Here’s What To Do If Your Dog Needs Emergency Veterinary Care
Despite the fact that no one wants to think about these kinds of things, it’s important to know how to react if your dog requires emergency veterinary care. You can take all the precautionary measures in the world and provide your dog top-notch care, but you can neither be with them 24/7 nor predict when an accident will happen. What you can do is develop an emergency plan that will help you stay calm and focused in case of an emergency, especially if something bad happens during the night.
Who Can Help Your Dog In Case Of An Emergency?
The first thing you should inform yourself about is whether 24-hour emergency care is available for your dog in your vicinity. Talk to your veterinarian and ask them what you should do if your dog needs immediate care in the middle of the night. If your veterinarian doesn’t provide non-stop services, maybe they can tell you who might be able to help you in your area.
When you get the name of the vet who is available 24/7, write down their name, number and address on a piece of paper and place it on your fridge. The last thing you need is to look for their number when your dog is feeling sick. Besides, if you’re not home, other members of your household will be able to contact the local emergency vet and save your dog’s life.
When Does Your Dog Need Emergency Care?
Your dog requires emergency care if they have suffered a severe trauma or a heatstroke, if they are choking, if they ingested something poisonous, or if an insect stung them. Of course, if you think that your dog’s health or life is jeopardized, don’t hesitate to contact emergency services. Dogs can be affected by so many health problems, so it’s always better to make sure that they are fine than to wait until it’s too late to help them.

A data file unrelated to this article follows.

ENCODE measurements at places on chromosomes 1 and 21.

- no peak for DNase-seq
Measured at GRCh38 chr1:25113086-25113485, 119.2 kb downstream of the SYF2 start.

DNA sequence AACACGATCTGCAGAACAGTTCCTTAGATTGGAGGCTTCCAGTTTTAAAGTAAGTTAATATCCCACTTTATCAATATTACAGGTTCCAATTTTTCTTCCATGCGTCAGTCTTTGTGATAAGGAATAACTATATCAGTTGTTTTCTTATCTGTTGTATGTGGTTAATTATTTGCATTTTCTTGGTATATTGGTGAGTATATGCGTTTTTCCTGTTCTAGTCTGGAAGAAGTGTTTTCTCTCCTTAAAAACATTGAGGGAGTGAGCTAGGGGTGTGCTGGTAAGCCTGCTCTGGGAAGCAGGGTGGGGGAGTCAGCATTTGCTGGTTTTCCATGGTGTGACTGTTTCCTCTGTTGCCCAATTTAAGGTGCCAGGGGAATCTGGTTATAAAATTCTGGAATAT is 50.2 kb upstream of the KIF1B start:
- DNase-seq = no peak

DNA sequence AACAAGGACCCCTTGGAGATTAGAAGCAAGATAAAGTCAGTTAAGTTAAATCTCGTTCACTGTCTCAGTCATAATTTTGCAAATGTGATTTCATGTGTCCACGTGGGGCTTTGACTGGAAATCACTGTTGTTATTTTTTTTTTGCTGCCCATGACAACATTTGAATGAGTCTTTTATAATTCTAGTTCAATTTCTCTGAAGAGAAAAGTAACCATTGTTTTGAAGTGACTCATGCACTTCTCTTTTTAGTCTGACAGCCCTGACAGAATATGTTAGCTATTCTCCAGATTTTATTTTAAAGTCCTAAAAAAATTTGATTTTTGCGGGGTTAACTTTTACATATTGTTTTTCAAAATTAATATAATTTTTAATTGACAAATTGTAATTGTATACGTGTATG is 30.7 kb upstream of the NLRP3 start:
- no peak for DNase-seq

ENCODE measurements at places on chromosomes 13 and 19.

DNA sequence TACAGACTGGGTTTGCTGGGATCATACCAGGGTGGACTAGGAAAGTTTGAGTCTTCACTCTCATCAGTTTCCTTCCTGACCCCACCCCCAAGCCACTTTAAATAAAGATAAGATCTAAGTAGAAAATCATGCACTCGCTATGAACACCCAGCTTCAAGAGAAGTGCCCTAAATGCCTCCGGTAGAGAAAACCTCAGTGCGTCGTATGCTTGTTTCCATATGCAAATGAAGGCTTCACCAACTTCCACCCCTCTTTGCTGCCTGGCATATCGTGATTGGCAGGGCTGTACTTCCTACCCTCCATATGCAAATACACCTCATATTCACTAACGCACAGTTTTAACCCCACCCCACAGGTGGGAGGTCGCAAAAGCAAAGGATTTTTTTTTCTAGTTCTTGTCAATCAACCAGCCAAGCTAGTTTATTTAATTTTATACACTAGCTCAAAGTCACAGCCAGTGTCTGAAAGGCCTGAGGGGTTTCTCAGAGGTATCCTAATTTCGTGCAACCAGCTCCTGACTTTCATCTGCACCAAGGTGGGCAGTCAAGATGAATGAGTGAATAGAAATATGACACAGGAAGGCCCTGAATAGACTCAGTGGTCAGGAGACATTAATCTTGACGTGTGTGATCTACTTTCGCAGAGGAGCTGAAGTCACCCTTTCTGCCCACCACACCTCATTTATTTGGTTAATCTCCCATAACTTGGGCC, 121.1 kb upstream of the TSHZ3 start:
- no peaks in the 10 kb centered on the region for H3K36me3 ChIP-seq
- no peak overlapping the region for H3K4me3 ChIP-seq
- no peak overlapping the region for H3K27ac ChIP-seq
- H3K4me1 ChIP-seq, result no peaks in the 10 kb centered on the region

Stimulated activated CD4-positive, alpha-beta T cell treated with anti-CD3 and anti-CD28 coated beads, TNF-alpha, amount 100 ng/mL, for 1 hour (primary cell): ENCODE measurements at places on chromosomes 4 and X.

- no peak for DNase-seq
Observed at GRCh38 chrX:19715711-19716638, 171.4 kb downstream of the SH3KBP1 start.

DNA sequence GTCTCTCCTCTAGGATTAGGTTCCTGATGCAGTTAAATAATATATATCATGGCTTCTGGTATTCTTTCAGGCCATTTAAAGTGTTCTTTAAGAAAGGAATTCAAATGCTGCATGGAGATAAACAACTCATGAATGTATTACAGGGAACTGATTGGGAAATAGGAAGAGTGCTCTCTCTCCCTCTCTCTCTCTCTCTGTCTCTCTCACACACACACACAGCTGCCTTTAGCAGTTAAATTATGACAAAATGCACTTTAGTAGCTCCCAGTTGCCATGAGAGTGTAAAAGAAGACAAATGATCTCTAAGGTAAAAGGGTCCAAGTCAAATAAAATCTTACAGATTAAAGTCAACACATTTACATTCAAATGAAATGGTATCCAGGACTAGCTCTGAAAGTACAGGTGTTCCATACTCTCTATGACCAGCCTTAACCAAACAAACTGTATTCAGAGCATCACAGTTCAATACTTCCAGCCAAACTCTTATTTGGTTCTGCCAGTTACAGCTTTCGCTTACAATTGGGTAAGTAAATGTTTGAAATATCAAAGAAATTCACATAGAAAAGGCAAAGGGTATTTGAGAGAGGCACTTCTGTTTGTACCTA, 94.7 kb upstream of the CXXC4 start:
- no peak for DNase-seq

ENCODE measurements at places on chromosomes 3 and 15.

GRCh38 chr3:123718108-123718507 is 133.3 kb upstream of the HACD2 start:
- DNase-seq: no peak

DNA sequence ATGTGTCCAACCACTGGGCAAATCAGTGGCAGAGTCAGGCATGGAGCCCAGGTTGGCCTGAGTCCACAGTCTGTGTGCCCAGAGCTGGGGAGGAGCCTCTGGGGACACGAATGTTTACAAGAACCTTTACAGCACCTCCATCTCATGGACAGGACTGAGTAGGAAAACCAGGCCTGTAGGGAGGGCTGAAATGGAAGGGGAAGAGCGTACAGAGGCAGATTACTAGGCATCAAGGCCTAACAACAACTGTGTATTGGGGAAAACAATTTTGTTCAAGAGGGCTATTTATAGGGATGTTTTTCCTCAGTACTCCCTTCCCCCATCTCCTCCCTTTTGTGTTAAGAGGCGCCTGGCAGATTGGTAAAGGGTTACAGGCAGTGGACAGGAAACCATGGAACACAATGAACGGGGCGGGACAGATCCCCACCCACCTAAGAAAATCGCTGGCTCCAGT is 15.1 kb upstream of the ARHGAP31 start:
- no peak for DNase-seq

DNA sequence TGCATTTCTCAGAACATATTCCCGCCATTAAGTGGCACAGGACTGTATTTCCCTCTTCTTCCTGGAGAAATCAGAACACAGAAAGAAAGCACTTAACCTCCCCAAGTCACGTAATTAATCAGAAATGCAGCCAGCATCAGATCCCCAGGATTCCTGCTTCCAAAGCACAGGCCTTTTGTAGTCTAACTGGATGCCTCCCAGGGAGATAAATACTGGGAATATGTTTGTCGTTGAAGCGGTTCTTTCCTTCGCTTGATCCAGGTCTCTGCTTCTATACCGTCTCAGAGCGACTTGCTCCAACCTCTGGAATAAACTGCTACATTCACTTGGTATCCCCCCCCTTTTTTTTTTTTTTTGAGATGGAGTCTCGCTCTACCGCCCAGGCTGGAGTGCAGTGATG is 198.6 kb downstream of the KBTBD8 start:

Here are some of the signs that your dog needs emergency care:
- Pale gums
- Increased breathing rate
- Weak or increased pulse
- Inability to stand or move
How Can You Help Your Dog In Case Of An Emergency?
First things first, you should be aware that dogs who are hurt or very sick can become aggressive toward their humans. This means that you should make sure that your dog cannot injure you before you attempt to help them. If there’s no way to calm them down, it’s best to ask for help, as you won’t be doing your dog or yourself a favor if you get hurt in the process of helping them. When you feel that it’s safe to transport your pooch, take them to the nearest veterinarian and let them do their job.
What About First Aid?
As a general rule, you shouldn’t perform any first aid treatment on your pooch, as it’s imperative that they receive veterinary care in case of an emergency. However, you can and should calm and stabilize your pooch for transportation.
For instance, if your dog is bleeding, you should apply pressure to the wound. If they are choking, you should try to remove whatever object got stuck.
CPR might also be necessary if your dog is not breathing. You should place them on the side and blow air into their nostrils once every three seconds. Make sure that their jaws are closed. If your dog’s heart stops beating, you have to perform both cardiac massage and artificial respiration. Until your dog starts breathing again, you should perform there quick chest compressions for each air blow in the nostrils.
If you pet ingest something toxic, the first thing you should do is contact your vet or ASPCA Poison hotline (888 426-4435) and follow their instructions.
Keep in mind that, even though accidents can always happen, you should ensure that your dog cannot reach anything that’s poisonous to dogs, that they don’t eat bones or leftovers, and that they don’t roam the streets unsupervised.